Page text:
Maximizer Fruit & Apple Cider Press Review + How To Bottle & Preserve Fresh Apple Juice

I received this cider press from Pleasant Hill grain without any obligation to write a positive review.  All opinions are my own.


We purchased our dream home last December – a 104 year old historic home on nearly 8 acres, complete with a barn, stone greenhouse and fruit trees – apples, plums and pears.  I’ve always wanted fruit trees and we’ve been carefully selecting more to add to our growing orchard.

I spent this past Summer immersed in a variety of canning, preserving and food storage projects and it’s been so rewarding.  As an example, I single-handedly processed over 250 pounds of Italian plums!  I processed them in every way I could think of for long-term storage (plum butter, plum sauce, plum halves, dehydrated plums/prunes, Asian plum sauce, etc).  I had a goal not to let any go to waste and I achieved it.  Now I just have to figure out what to do with all those canned goods before I’m slammed again next plum season, and the next, and our cellar is completely taken over by plums (to my friends and family – please, come take some!)

Speaking of adding new varieties of fruit to our orchard, we even just picked out a quince tree.  Ever heard of or tried quince?  It’s a fruit that was anciently revered as a food of the gods and found in every grandmother’s backyard up until the 50’s or so but has since fallen into complete disfavor.  (Seriously, I don’t think any fruit has been so lambasted as the poor quince.)  So I’m looking forward to taking on the challenge of resurrecting the once mighty quince’s reputation!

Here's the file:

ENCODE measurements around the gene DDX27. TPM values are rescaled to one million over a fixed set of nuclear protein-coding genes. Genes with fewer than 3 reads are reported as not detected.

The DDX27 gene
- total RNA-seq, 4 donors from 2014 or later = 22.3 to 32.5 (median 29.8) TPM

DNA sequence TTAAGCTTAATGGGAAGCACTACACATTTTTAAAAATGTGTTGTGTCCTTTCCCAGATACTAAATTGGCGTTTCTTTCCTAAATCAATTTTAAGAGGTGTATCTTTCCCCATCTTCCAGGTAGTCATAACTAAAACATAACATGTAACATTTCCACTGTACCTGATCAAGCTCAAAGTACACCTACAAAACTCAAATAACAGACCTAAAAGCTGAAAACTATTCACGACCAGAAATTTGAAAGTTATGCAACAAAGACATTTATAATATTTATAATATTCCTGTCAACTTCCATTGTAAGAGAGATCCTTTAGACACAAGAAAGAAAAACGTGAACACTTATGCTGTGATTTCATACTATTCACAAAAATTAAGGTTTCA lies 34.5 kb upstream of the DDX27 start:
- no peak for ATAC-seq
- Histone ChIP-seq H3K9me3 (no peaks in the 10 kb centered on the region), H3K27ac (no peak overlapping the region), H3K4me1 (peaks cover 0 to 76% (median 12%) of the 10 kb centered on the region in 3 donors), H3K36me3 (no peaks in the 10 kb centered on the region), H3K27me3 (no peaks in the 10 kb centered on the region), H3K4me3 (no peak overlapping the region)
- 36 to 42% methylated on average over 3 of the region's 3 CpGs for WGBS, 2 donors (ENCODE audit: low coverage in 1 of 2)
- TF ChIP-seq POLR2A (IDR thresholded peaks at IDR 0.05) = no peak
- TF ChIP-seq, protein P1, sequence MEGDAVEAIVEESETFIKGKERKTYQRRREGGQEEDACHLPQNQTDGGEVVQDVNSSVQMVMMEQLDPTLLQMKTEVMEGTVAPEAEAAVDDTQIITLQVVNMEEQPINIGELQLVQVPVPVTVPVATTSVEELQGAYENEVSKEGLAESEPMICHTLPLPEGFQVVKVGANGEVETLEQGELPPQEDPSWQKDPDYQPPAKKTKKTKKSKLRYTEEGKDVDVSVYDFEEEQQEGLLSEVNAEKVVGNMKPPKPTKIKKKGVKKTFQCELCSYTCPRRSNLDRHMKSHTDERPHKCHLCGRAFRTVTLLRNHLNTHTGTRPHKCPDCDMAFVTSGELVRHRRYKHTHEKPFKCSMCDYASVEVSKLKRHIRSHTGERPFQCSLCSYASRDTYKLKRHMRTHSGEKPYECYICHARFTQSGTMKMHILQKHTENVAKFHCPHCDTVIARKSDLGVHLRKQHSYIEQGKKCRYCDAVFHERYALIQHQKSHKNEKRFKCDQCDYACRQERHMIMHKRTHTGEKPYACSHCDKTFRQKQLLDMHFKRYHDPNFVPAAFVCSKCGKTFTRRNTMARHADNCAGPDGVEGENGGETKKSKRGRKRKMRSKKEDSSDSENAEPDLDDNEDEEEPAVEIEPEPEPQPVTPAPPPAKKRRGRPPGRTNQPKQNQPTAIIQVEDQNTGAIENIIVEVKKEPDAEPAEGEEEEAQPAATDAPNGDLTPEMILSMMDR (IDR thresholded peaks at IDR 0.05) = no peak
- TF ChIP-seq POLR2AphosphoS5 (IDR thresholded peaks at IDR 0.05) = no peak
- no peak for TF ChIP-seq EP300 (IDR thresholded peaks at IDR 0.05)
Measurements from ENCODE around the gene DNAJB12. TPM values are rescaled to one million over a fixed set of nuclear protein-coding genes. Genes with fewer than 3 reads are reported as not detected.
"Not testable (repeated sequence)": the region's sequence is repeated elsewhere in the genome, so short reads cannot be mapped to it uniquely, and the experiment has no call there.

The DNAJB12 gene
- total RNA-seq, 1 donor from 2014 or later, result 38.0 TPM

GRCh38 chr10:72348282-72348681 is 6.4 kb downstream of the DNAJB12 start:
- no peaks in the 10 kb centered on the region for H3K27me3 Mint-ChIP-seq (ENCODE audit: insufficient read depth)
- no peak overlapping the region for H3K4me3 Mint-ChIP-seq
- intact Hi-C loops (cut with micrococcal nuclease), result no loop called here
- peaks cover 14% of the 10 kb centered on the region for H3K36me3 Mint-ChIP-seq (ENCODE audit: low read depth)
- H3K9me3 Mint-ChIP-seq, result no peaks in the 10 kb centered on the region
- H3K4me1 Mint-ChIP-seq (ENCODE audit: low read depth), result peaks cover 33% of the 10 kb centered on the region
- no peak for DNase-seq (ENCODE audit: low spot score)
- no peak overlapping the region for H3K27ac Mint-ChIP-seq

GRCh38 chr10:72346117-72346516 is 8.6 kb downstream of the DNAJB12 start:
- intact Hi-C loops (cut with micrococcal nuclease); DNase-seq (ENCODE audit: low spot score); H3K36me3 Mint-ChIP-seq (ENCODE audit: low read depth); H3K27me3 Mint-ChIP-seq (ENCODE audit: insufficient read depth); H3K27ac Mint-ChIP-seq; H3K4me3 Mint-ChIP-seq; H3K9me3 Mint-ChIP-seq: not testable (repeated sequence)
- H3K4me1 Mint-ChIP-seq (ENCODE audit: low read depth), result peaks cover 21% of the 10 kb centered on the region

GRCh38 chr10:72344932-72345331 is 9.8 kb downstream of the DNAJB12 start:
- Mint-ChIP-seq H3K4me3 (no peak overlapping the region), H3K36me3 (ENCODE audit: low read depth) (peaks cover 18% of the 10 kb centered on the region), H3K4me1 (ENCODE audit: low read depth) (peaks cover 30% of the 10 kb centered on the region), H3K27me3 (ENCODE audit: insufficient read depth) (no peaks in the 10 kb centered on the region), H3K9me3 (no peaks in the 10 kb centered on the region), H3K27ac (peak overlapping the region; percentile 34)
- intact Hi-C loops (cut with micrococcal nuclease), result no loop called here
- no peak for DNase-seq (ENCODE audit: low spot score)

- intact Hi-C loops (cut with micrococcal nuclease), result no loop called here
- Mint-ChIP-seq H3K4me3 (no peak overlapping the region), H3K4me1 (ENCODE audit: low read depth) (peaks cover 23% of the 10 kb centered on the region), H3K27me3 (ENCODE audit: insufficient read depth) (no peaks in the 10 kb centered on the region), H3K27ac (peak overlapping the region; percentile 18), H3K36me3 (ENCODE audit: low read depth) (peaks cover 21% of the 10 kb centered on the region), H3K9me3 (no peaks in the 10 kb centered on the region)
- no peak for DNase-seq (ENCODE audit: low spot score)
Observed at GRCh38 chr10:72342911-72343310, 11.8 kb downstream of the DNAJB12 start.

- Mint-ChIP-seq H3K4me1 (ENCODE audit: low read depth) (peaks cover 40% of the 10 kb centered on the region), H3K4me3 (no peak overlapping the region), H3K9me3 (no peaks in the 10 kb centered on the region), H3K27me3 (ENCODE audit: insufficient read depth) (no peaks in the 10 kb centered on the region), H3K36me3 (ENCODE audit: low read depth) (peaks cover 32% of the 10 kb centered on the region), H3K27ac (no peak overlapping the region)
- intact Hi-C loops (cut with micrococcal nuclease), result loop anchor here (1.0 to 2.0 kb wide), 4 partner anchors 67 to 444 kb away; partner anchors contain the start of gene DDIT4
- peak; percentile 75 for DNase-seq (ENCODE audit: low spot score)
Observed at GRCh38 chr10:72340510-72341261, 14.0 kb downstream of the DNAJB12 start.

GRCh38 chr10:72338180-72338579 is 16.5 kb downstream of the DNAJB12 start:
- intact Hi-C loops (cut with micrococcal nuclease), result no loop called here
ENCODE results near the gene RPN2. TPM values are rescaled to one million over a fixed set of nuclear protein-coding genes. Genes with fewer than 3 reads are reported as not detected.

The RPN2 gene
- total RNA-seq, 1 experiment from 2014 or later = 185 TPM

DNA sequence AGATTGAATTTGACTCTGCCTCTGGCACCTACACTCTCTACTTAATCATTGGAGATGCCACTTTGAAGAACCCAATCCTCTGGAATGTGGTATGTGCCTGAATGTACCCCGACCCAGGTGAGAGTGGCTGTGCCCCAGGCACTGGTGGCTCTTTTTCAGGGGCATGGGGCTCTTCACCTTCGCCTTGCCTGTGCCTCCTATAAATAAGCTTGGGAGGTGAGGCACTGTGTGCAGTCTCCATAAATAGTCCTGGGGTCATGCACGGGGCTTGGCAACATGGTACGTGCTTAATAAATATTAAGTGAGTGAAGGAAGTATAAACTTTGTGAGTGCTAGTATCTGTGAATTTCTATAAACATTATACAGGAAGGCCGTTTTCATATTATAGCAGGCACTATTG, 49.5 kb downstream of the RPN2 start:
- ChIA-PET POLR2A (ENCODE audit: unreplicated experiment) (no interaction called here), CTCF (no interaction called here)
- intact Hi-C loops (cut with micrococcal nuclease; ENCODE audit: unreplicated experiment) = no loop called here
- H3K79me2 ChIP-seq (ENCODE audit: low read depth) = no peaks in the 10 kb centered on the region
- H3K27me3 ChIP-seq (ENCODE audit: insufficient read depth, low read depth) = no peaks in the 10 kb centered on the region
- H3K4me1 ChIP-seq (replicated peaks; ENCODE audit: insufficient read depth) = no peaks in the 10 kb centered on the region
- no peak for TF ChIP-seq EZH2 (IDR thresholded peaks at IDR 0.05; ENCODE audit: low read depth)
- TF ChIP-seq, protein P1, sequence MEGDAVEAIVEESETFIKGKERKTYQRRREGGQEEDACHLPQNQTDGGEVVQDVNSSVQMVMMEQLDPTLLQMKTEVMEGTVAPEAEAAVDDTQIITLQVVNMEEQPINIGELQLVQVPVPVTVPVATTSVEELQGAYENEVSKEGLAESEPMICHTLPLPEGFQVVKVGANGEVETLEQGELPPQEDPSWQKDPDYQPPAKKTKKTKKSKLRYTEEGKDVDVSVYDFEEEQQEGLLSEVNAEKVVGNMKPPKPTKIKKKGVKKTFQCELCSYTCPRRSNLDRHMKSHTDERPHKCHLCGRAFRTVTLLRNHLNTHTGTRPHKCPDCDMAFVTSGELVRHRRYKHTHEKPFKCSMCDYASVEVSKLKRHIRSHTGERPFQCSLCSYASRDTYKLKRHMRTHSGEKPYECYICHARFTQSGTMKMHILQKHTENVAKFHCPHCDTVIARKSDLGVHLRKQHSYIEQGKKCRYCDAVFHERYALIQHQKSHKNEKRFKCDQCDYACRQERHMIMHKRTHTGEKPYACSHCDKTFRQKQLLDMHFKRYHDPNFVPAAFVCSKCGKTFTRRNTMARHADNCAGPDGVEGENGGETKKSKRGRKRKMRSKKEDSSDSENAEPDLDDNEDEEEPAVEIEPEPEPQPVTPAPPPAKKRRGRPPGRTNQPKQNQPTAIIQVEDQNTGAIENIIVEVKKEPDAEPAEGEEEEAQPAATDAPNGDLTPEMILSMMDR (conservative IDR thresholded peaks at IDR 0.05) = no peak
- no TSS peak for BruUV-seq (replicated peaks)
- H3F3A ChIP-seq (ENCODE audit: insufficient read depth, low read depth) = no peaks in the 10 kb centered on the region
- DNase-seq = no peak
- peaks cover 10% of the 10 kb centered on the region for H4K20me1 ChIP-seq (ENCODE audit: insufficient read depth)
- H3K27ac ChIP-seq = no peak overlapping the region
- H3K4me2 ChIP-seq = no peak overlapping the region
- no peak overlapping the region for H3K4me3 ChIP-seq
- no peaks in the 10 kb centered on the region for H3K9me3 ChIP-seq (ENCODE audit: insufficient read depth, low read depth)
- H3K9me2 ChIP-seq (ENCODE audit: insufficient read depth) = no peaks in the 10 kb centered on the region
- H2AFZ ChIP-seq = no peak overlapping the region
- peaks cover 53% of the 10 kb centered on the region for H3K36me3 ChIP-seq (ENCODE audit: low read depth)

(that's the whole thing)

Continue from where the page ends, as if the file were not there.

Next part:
But I’m not talking about quinces today (we’ll have our quince talk another time), I’m here to talk APPLES!



Any guesses what we’ve been doing this Fall?  You got it – we’ve been processing apples and pears.  In the past I was limited to making things like apple/pear sauce and apple/pear butter.  And as much as we love those, for the first time we’ve been pressing our own apple cider and  I’ll tell you what – nothing beats freshly pressed apple cider!

And what makes it all the more exciting is that I’ve discovered how to can apple cider for long-term storage, which I’m going to show you in just a moment.   Now we can grab a half-gallon jar of organic apple cider from our own trees any time throughout the year until we press more cider next season.  It’s so awesome!

And even if you don’t have your own apple trees that doesn’t mean you can’t make excellent use out of having your own cider press.  How many times have you driven through neighborhoods or through the country and seen tree after tree dropping apples on the ground and being left to go to waste?  You will be surprised at how many people are more than happy for you take them if you ask – it means less mushy cleanup for them.  “Excuse me, I notice you have a lot of apples on the ground – will you be using them?  If not, my kids and I would love to take some with us.”  Don’t be afraid, just ask!